Furthermore, she stresses there is no point jumping in at the deep end, riding for four hours and then being too sore to ride for the next few weeks. “As you get fitter, you can add more time and push a bit harder. For ultra-distance events, we use the rule of thumb that if you can ride the distance of the event over the course of a week, you should be fit enough to finish,” affirms the doctor.
However, as mentioned, running merely requires a pair of running shoes, but when looking at cycling, what are the expenses?
According to Dr Cooper, it is one of the more expensive sports to get involved in regarding the initial outlay. While there are very cheap department store bicycles out there, she stresses you are better off spending a bit more budget at a reputable bike store, as you will enjoy your ride more if you aren’t fighting the bike and continually having to replace parts. “A good bicycle shop will also ensure that your new bike is the correct size and fit. It isn’t necessary to buy all the equipment straight away – one really only needs the bicycle, helmet, basic repair kit and sturdy tekkies with good grip. A decent pair of cycling shorts will save you some chafing. The rest of the gear you can build up as you go along and become more enthusiastic.”
Once one has gotten started though, she points out the maintenance tends to be relatively cheap, until you have achieved some serious mileage, whereby parts need replacing.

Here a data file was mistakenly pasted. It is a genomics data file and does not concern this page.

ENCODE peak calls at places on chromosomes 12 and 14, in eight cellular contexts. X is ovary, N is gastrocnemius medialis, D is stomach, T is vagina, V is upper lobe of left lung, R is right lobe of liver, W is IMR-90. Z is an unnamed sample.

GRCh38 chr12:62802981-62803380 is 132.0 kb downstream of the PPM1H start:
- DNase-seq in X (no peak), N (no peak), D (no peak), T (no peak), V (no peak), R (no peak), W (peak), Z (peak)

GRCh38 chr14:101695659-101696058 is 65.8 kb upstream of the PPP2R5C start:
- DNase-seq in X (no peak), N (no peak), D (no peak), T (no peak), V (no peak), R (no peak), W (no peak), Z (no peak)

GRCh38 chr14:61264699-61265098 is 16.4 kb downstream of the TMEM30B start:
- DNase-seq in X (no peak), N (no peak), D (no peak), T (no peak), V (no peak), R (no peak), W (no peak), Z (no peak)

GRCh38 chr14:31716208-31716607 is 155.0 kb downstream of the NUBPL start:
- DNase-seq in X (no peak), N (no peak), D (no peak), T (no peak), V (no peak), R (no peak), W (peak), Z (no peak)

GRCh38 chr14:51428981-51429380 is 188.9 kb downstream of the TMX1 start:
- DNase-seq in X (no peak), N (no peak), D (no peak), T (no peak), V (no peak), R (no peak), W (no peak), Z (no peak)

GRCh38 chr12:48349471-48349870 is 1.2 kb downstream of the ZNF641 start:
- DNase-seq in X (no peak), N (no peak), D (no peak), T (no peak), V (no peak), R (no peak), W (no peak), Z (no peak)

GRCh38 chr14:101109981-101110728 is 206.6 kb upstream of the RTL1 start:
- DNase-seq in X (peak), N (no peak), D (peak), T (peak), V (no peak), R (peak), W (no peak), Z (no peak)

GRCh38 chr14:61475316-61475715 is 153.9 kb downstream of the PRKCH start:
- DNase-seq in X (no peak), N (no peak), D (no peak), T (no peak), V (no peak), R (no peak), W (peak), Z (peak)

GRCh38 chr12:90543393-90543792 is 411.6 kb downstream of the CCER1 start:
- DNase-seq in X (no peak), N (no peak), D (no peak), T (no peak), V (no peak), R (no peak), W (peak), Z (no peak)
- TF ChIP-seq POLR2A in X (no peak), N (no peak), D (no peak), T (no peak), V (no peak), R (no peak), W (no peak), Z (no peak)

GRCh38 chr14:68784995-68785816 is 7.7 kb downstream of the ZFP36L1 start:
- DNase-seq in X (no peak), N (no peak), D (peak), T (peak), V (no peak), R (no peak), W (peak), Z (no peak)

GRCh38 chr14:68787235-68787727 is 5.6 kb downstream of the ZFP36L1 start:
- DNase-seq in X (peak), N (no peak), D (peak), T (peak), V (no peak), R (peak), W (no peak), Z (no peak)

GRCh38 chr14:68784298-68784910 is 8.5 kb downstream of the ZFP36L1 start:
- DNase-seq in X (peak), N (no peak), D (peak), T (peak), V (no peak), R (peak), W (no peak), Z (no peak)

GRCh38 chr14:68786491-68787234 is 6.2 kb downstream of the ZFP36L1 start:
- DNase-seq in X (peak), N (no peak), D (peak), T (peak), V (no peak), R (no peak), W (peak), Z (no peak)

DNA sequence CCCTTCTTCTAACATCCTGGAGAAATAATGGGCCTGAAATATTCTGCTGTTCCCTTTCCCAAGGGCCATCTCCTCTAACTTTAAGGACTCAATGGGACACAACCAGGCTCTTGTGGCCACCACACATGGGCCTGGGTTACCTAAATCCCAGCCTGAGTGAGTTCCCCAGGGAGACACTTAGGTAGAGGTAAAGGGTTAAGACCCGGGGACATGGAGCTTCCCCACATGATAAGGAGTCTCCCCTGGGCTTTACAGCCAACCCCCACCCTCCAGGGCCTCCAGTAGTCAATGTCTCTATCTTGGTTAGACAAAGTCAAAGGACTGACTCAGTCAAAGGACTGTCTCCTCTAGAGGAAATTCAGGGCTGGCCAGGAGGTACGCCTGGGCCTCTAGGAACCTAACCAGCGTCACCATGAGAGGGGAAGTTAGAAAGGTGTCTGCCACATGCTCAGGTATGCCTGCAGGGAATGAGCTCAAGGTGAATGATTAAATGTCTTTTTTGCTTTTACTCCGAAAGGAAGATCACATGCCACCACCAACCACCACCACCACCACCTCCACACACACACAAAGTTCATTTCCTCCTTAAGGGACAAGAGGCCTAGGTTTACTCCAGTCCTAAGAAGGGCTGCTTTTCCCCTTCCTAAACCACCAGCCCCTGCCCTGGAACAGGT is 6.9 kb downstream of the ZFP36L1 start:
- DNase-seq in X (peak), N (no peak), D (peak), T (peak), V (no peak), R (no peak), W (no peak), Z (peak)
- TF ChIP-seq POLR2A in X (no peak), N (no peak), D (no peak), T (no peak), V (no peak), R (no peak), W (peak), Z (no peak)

If you keep your bike clean and well-maintained, things like chains and cassettes will last you longer. If you plan on riding in the early morning or late afternoon when visibility is low, you should invest in front and rear lights, and a reflective jacket or leg bands. However, there is costly top-of-the-range equipment that offers cyclists unique benefits, but for the most part, the majority of the population will not note many improvements from said equipment.
What advice would Dr Cooper give to people regarding cycling? “Don’t get discouraged if it is difficult at first, especially with regards to saddle discomfort. This really just takes time on the bike to improve. Always ensure you have your “in case of emergency” details on you and that someone knows where you are planning on riding, especially if you are going alone. People often feel they don’t have the free time to do a sport, and it is difficult when one has many commitments.”
However, the doctor points out that if she can fit regular training for an event like the 36one MTB Challenge into her work schedule (she works 12-hour shifts most days of the week), she believes most people can succeed.
“Also, don’t cave to peer pressure regarding what you should buy or how you should be riding – cycling should be fun for you! Some company can make cycling more enjoyable and safer. Newcastle Wheelers have daily early morning rides catering for all levels, both road and mountain bike, you can contact Jo 073 259 2926 to arrange a trial ride or join the Wheelers Cycling Club,” concludes Dr Cooper.
With this in mind, be sure to get your fitness levels up and improve your health for the best.